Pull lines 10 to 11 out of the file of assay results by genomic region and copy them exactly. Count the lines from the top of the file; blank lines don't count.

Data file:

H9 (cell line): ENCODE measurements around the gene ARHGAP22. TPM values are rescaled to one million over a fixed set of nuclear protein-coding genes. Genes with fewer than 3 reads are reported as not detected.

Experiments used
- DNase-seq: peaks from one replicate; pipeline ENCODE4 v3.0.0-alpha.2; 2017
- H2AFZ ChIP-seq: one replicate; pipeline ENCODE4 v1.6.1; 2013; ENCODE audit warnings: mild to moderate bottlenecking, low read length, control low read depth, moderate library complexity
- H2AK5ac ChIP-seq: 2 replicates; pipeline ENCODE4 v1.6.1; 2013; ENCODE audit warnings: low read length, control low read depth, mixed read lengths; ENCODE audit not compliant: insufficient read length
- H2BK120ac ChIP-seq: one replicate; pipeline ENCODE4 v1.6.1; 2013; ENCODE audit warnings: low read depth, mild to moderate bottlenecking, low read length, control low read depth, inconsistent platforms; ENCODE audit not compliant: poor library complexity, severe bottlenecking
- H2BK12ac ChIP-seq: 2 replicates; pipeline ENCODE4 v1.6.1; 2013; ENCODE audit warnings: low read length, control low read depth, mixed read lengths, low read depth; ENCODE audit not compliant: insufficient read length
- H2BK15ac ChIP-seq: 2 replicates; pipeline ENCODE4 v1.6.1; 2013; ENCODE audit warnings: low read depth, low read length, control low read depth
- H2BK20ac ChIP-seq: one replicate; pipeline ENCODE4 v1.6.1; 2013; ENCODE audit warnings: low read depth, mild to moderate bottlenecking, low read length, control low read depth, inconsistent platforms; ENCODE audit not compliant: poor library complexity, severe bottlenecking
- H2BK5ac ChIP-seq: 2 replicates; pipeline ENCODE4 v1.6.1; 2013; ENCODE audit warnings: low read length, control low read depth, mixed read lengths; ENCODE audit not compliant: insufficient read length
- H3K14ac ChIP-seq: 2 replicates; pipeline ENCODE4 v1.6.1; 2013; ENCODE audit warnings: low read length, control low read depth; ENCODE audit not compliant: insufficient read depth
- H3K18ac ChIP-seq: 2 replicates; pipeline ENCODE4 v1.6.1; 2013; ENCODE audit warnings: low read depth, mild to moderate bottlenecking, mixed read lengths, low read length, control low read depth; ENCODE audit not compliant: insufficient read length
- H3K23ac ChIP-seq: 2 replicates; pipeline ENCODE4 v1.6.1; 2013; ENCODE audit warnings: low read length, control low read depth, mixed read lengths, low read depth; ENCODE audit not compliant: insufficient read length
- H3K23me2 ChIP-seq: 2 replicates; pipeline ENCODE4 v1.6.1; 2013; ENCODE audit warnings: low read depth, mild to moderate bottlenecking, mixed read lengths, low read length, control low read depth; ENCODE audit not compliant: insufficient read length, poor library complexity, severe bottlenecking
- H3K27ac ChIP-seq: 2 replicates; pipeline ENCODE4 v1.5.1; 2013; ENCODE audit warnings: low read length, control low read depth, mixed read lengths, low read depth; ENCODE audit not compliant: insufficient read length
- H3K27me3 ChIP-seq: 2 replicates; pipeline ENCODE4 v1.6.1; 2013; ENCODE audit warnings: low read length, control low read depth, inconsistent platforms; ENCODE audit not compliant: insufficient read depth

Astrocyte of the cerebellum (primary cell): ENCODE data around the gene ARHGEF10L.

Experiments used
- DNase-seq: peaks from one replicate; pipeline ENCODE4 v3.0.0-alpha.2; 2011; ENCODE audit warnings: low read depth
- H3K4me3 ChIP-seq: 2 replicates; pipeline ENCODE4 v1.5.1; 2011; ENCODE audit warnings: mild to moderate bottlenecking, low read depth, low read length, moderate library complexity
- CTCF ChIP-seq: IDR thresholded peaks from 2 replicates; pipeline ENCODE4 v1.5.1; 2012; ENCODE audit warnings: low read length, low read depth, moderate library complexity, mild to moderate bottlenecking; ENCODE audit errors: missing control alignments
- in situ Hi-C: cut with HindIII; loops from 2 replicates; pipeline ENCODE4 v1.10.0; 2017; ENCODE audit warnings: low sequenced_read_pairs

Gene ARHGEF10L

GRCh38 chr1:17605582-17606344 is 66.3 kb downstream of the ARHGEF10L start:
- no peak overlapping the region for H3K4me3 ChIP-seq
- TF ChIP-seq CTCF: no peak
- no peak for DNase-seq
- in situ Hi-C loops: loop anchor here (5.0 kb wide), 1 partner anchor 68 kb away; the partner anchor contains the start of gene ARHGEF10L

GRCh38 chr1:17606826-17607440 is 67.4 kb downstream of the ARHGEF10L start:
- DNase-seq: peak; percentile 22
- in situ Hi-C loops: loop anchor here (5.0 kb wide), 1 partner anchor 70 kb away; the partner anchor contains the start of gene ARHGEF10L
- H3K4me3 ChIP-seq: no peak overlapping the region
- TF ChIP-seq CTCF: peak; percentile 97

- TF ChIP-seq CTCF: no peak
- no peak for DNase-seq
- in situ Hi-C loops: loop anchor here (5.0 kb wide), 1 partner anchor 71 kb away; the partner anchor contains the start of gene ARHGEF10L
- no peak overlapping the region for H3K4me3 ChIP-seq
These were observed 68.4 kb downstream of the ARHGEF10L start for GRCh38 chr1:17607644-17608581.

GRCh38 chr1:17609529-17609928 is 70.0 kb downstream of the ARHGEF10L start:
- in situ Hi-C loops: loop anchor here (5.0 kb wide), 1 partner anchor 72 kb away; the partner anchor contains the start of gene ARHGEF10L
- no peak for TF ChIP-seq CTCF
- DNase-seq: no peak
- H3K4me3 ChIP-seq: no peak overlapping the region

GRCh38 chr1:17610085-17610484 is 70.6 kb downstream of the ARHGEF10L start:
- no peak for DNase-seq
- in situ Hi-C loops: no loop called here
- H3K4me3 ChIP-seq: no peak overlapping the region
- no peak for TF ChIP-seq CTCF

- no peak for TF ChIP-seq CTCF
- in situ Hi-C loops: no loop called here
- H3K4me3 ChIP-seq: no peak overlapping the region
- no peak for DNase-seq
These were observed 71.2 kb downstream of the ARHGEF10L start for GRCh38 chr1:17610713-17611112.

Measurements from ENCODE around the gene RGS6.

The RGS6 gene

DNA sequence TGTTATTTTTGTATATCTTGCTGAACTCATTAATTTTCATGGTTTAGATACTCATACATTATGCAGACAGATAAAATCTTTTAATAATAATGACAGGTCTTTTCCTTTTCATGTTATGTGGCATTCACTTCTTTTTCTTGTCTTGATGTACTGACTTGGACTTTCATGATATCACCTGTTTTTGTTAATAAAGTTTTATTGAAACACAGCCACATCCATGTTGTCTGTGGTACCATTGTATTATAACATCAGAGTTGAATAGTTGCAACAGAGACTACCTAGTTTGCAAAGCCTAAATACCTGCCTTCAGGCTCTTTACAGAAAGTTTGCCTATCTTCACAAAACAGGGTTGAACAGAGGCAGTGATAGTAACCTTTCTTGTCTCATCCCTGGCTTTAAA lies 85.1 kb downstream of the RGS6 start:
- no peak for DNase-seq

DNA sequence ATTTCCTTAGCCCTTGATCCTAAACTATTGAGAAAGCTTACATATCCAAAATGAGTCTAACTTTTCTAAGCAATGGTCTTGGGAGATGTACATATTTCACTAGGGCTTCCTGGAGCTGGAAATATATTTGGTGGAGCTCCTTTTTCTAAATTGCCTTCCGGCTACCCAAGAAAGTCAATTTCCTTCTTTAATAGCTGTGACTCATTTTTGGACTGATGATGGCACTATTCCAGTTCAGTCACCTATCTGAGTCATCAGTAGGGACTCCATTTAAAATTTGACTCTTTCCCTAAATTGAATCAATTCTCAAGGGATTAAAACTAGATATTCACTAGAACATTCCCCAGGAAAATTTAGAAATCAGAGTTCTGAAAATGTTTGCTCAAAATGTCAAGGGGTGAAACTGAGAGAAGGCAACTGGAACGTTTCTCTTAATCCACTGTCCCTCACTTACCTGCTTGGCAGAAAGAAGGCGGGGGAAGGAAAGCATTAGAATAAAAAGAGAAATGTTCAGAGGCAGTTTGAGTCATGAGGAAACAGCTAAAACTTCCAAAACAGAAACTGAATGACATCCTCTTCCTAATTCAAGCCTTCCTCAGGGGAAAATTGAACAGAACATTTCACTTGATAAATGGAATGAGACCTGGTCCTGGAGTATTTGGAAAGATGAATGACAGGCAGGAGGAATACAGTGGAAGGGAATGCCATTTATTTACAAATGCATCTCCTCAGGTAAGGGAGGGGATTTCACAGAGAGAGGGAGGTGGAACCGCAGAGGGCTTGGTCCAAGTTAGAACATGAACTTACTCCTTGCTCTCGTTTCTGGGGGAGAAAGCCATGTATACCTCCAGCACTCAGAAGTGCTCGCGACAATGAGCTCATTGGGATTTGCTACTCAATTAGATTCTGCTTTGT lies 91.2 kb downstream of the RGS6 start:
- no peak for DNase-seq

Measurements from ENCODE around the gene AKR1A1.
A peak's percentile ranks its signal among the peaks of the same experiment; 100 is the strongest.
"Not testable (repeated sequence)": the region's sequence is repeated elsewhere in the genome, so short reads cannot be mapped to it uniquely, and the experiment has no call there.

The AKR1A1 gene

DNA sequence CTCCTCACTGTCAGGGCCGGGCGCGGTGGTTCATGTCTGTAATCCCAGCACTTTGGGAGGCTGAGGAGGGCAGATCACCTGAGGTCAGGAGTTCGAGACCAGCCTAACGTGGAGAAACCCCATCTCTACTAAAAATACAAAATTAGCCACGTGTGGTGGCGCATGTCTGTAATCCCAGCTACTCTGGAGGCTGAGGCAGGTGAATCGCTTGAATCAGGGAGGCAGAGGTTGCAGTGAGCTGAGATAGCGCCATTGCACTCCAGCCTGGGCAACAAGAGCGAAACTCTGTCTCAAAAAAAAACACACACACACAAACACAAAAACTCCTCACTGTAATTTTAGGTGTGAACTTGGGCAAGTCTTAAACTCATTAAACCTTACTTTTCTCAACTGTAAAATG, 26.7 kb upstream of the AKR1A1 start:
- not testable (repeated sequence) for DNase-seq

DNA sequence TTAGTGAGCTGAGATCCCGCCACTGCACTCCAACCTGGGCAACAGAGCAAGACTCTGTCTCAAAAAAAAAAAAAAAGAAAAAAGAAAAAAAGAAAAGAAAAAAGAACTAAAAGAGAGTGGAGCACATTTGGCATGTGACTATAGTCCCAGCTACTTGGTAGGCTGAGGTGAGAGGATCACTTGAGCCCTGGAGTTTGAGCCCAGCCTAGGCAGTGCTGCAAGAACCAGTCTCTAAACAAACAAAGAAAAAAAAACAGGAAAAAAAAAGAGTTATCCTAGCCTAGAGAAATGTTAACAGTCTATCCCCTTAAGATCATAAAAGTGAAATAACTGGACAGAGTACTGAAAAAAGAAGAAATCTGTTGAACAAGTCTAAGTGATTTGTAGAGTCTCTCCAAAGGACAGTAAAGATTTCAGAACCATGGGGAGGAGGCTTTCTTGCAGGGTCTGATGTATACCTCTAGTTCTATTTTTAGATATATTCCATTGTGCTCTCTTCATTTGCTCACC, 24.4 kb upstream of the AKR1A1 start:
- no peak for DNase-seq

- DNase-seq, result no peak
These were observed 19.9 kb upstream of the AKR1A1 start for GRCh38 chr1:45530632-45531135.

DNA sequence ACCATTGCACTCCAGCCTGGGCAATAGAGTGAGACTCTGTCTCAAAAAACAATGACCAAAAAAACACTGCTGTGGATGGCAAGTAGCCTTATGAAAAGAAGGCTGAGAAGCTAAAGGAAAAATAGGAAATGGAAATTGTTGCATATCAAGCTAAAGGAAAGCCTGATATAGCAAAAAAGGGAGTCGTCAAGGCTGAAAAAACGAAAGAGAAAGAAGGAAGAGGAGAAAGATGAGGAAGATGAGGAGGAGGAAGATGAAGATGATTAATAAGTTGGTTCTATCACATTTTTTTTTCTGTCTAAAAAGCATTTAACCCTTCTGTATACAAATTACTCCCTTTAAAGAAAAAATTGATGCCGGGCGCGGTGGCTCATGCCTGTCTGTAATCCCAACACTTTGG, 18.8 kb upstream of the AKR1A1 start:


- H2BK5ac ChIP-seq: 2 replicates; pipeline ENCODE4 v1.6.1; 2013; ENCODE audit warnings: low read length, control low read depth, mixed read lengths; ENCODE audit not compliant: insufficient read length
- H3K14ac ChIP-seq: 2 replicates; pipeline ENCODE4 v1.6.1; 2013; ENCODE audit warnings: low read length, control low read depth; ENCODE audit not compliant: insufficient read depth